DNL L&S: If not law, what other course(s) or vocation would you like to have been identified with?
Destiny: I would have loved to take footballing for a career. But, considering the inclement conditions for potential footballers in this country, I think i would have settled for studying the English Language and becoming a prolific author.
DNL L&S: In your almost five years in the university studying law, what would you say have been your best and worst memories?
Destiny: This is actually a tough one. I’m cudgelling my brains. Well I have a lot of great memories. First, graduating in the manner that I have invited one great memory that will live on. I remember waking onto over 70 missed calls and congratulatory texts. The feeling is exhilarating and consuming. The memories I had during my seminars and night classes with friends, banters in classes, damn, those are great memories. One fond memory I have in the courtroom was derobing my mentor in court when we went against each other in one of the live cases I handled as a student. It was hilarious and I tease him with it every time. My final address in my last mock competition as a student, (The Professor Chianu Mock Trial Competition), was a leveler. I enjoyed it.
My worst memories are the times I had to struggle so much to sustain myself in school. I remember one time I was attending classes and working at night in Car Wash Parks. The tedium usually invited tears. Having a B in the Law of Contract, first semester, is one of the worst memories. That was the only course I read so well and expected an A after the exams. It broke me and since then, I was usually pessimistic about my courses after exams. Another sad memory was my double Bs in the Law of Evidence. I put in all the effort I could muster but I didn’t get an A. It goes down as the only law course I offered as an undergraduate in which I didn’t get at least an A in either sides. But for what it’s worth, my good memories severely outweigh the bad ones because I’m naturally animated and I move on easily by taking things in stride.
DNL L&S: Your profile shows that you have been interested and taking active part (mostly as lead counsel) in moot competitions, debates, legal advocacy and legal advisory since you were in 200 level up till now that you are in 500 level. How have you been able to combine your studies (preparing for lectures, going for lectures, reading, sorting out cases in the library, attending to student chambers engagements among others) with all your busy extra-academic activities?
Destiny: What I do is balancing time. For anyone to graduate with a good grade and do a lot of things in school, truth be told it takes discipline. But even that is not enough. You must be really really hardworking. What I did was balance my time. I often taught at tutorial centres, attended classes, went for competitions and all. It’s all about timing. When it was time to read, I would just tell myself, “This is it. If you don’t read now, you have created the imbalance.” When it’s time for other things I give it the time and I never mixed things up. If I’m desirous of reading by 1: am, there’s hardly any amount of “balling” that will infiltrate that time. It may seem like I make it sound so easy. It’s not. A lot of my friends can attest to how I laboured out most times because of engagements. There was a time in 300 level when I couldn’t use my eyes anymore; I stressed them too much. When I tried to read, they would become so teary. Sometimes I forced them and tears dropped in dribs and trickles all over my note. I went for treatments anyway. Point is, it cannot easy but discipline and industry are the wellsprings of versatility. Nothing else, as far as I’m concerned.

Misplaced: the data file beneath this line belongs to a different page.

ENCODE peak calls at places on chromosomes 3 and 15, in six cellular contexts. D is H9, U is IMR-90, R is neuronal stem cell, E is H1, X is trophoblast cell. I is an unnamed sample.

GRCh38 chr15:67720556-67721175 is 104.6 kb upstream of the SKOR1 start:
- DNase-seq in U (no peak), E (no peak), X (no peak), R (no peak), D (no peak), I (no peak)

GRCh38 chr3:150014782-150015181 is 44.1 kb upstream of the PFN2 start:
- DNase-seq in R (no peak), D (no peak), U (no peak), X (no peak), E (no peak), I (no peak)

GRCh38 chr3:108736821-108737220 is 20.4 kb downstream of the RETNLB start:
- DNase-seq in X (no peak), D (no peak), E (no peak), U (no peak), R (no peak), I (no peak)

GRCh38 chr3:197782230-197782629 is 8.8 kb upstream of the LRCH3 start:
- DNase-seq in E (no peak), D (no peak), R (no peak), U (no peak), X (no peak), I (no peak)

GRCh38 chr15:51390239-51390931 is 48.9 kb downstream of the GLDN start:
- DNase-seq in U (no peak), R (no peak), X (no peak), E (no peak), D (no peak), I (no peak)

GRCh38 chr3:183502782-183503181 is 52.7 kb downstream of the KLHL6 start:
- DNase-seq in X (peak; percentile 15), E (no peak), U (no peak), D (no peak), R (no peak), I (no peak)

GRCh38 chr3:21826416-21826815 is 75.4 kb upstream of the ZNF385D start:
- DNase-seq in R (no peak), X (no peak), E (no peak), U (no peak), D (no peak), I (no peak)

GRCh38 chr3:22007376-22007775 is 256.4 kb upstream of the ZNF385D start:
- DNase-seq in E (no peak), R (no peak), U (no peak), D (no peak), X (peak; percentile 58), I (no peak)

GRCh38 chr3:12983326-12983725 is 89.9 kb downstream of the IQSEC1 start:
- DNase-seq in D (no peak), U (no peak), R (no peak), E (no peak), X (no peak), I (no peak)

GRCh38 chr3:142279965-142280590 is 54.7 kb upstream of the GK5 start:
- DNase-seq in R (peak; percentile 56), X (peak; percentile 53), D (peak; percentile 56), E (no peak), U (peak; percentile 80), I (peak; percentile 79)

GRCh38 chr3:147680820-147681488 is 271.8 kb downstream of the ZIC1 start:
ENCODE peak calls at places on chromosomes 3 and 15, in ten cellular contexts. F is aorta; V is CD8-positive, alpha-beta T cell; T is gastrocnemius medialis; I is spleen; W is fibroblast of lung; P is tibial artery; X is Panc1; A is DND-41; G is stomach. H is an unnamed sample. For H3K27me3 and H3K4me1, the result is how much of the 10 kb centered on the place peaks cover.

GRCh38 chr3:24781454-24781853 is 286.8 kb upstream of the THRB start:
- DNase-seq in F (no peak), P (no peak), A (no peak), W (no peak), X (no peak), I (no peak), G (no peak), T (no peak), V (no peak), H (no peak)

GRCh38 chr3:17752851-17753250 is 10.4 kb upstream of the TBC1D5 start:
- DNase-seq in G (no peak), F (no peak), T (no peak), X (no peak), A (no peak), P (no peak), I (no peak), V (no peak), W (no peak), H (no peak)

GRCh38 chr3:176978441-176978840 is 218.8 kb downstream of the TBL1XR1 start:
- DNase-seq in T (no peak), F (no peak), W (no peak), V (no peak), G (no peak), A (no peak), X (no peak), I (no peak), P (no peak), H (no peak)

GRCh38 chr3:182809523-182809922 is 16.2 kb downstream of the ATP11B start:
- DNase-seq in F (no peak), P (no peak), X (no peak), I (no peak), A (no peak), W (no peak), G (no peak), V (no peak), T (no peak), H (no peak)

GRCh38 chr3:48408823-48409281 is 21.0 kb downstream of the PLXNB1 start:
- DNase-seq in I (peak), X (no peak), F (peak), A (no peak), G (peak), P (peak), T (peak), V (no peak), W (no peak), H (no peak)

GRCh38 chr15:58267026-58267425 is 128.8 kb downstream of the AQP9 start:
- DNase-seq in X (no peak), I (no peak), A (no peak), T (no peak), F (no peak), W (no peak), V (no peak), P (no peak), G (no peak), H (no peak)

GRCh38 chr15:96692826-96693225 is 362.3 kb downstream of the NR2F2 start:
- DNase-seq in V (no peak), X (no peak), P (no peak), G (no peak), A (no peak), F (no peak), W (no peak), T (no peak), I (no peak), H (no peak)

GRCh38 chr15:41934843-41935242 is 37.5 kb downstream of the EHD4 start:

DNL L&S: What is your view generally about the legal profession in Nigeria?
Destiny: The legal profession is often said to be noble. But nobility isn’t what comes to my mind when I think about this profession. In a word of one syllable, law is the instrument of social engineering and for that reason, I see the legal profession as God’s answer to the world’s problems. This is why I don’t buy the tedious conventions in the profession. The profession is an increasingly important profession which has the ability to affect every sector of any nation’s economy. I see the legal profession as the best thing since sliced bread. It is a rich cornucopia of persons who are eclectic enough to navigate the nation’s affair towards a more fecund end. I believe the profession to be the first in the pack of domino cards and that is why at this stage, I am committed to charting plans and stratagems that will enhance its pride of place in the society.
DNL L&S: More than 100,000 lawyers have been enrolled so far to practice law in Nigeria. With this great number and the level of disrespect for the rule of law in Nigeria, would you say lawyers and the Nigerian Bar Association in Nigeria have sufficiently played their role of ‘minister in the temple of justice’?
Destiny: I can’t say that. I’d be lying if I did. The truth is, no less than 60% of the above mentioned statistics, do not do anything with the law and its trappings. Upon graduation, what we have in Nigeria is a sorry situation that presents three sorry indices: Lawyers who are completely indifferent to the legal profession and practice, lawyers who do poorly at it and eventually apply themselves variously in other engagements, then the lawyers who are content with the profession but are unwilling or even unable to chart out ways to enhance legal practice. This is a serious challenge to the Nigerian Bar Association and that is why it is hard to say that lawyers have sufficiently played the role of “Minister in the temple of Justice”.